Brent clings to gain but US oil suffers after inventory surge


Brent crude rose close to $110 a barrel on Wednesday due to mounting tensions in Ukraine, while prices for U.S. oil fell after a report showed a huge build in stockpiles in the world's largest oil consumer.

Ukrainian government forces and separatist pro-Russian militia staged rival shows of force in eastern Ukraine amid escalating rhetoric on the eve of crucial talks on the former Soviet state's future. Brent has been buoyed by the tensions between Kiev and pro-Russian separatists in the east of the country.

Meanwhile, growing oil stockpiles in the United States have pulled benchmark prices there lower, as production hit the highest level in more than a quarter of a century, and imports continued to rise.

Pump jacks and wells are seen in an oil field on the Monterey Shale formation, March 23, 2014, near McKittrick, Calif.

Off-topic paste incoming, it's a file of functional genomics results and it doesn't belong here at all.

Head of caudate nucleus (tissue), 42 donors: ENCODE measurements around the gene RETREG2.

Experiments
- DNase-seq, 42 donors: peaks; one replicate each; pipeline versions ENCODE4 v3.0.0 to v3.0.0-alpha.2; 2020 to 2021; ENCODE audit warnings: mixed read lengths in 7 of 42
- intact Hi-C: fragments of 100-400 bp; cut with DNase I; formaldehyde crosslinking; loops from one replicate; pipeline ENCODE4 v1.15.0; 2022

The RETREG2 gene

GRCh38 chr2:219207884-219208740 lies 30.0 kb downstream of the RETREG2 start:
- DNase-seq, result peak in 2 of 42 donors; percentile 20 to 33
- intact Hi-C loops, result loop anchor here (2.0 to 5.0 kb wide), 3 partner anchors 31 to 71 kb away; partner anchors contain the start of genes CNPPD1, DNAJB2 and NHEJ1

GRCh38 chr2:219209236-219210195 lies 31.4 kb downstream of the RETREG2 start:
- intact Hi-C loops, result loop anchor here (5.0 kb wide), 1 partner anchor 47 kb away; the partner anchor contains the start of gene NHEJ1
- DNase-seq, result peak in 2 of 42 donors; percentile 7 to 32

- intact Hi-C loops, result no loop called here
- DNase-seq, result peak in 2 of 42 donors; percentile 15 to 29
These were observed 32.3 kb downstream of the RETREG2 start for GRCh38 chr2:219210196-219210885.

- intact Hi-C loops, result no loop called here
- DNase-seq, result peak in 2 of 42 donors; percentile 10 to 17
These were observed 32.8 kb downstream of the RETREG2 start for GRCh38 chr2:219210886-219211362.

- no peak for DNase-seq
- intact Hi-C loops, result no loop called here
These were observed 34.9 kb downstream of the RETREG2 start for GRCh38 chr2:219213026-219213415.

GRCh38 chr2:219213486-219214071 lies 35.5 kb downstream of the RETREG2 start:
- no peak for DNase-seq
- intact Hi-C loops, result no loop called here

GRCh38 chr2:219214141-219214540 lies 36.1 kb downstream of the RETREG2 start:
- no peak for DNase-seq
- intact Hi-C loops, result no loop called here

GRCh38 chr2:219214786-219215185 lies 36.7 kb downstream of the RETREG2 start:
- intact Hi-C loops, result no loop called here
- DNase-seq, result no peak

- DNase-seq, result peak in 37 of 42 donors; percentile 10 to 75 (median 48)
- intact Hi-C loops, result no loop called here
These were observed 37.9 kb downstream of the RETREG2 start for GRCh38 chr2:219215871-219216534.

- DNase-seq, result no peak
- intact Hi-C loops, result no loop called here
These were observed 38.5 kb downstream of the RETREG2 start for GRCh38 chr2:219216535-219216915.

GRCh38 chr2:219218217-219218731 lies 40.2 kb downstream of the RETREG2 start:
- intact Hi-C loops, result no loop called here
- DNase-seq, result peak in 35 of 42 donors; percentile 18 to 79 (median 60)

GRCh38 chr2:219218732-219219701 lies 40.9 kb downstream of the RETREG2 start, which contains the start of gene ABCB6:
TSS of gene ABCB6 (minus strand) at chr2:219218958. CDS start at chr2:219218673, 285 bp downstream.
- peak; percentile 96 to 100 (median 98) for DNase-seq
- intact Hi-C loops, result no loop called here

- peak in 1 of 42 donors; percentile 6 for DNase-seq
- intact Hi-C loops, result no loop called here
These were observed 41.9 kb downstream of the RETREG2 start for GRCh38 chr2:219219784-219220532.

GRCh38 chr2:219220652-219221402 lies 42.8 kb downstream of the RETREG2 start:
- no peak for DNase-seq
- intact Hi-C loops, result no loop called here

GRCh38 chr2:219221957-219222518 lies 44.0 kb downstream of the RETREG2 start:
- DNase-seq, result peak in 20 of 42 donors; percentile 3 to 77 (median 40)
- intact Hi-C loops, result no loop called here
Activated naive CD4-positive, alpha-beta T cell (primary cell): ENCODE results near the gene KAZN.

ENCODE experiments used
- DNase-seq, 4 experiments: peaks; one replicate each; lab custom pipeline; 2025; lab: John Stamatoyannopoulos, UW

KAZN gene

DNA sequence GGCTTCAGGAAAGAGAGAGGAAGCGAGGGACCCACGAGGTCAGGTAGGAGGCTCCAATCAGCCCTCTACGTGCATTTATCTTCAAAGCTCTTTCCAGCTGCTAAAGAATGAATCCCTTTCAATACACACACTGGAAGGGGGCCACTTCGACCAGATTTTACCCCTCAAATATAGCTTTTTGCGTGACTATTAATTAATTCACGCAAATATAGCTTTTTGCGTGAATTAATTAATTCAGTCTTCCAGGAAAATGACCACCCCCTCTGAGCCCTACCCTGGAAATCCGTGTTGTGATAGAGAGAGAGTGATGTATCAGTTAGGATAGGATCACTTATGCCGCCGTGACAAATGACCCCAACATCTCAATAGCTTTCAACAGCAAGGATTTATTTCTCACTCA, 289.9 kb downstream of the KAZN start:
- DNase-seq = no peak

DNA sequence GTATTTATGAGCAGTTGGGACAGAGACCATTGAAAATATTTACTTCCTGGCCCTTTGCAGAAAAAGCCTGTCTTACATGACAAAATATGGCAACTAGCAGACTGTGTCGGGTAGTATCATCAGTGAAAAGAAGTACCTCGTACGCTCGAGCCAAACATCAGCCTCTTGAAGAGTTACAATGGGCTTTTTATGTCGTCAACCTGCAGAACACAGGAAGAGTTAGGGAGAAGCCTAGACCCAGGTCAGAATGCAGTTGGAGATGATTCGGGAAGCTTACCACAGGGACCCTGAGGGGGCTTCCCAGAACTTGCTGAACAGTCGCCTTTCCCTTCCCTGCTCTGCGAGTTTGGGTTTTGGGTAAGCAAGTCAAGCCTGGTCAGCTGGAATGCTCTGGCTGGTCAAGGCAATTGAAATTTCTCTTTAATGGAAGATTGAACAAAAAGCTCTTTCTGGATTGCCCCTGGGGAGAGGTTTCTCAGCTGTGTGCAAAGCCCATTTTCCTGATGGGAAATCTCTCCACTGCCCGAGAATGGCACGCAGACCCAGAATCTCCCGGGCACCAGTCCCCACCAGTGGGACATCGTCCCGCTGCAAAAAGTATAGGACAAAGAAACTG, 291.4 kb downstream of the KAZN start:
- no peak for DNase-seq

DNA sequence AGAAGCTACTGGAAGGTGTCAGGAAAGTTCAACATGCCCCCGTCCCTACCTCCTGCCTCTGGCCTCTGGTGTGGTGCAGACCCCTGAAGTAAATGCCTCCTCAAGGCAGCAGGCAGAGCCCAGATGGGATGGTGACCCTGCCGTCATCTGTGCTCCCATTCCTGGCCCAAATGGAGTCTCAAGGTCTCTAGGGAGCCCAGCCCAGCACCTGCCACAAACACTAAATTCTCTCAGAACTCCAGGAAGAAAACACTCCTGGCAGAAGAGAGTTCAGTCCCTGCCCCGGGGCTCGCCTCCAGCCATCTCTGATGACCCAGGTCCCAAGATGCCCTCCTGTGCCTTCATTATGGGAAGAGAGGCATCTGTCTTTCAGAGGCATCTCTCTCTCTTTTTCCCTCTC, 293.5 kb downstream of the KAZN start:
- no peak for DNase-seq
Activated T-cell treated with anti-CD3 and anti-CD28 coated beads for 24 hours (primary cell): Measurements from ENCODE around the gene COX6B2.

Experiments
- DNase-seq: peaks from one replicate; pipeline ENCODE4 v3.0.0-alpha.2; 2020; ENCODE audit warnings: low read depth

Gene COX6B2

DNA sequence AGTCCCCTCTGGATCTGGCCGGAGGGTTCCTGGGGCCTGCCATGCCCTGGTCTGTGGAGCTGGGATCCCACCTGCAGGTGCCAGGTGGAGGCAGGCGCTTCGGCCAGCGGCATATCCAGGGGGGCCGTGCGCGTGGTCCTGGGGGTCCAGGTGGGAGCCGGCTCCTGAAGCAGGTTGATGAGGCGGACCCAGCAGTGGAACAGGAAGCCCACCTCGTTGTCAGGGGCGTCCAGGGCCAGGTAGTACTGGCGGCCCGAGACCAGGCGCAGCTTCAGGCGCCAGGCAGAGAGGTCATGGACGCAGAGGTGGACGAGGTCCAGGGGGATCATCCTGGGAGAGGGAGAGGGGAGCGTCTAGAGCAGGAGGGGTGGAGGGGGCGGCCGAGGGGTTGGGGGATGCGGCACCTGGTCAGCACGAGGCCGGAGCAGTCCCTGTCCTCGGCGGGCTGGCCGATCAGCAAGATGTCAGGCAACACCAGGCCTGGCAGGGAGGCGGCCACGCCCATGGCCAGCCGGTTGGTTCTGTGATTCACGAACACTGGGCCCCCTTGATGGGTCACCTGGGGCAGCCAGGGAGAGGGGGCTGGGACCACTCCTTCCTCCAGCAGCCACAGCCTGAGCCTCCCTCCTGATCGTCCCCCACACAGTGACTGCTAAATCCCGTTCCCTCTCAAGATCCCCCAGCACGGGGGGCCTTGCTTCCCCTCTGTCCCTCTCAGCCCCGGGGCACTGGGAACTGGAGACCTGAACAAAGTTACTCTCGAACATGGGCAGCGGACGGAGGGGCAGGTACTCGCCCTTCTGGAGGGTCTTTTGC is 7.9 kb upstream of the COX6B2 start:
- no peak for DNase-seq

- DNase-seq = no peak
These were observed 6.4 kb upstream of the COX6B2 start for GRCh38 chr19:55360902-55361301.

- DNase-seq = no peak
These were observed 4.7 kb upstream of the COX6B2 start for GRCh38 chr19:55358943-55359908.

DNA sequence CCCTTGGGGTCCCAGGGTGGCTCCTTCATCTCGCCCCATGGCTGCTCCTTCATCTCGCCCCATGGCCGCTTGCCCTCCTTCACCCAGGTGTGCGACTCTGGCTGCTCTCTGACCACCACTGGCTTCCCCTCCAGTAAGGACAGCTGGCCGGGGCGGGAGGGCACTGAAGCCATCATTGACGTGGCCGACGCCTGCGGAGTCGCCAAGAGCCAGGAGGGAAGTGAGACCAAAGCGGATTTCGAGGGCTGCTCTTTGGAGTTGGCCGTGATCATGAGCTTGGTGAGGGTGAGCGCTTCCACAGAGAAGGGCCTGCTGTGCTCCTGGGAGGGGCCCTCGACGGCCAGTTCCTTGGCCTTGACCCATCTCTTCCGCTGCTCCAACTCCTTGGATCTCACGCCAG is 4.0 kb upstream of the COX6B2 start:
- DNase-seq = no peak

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for June delivery rose by a dollar earlier in the session but pared gains to trade up 40 cents under $110 a barrel, its highest level since March 4. The May contract expired on Tuesday. U.S. crude for May delivery rose a penny to settle at $103.760 a barrel. U.S. oil was up more than $1 before the EIA inventory report.

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Crude oil stocks rose 10 million barrels to 394 million barrels in the week ending April 11, according to the Energy Information Administration (EIA), far more than the 2.3-million-barrel build expected by analysts. Inventories were boosted in part by a 5.2-million-barrel build on the Gulf Coast, to the highest level since the EIA began collecting data in 1990.

Growing scepticism that Libyan exports can resume quickly or sustainably has also supported Brent. A tanker started loading at Libya's eastern port of Hariga on Wednesday for the first time in nearly nine months, after a federalist group agreed to reopen the port last week.

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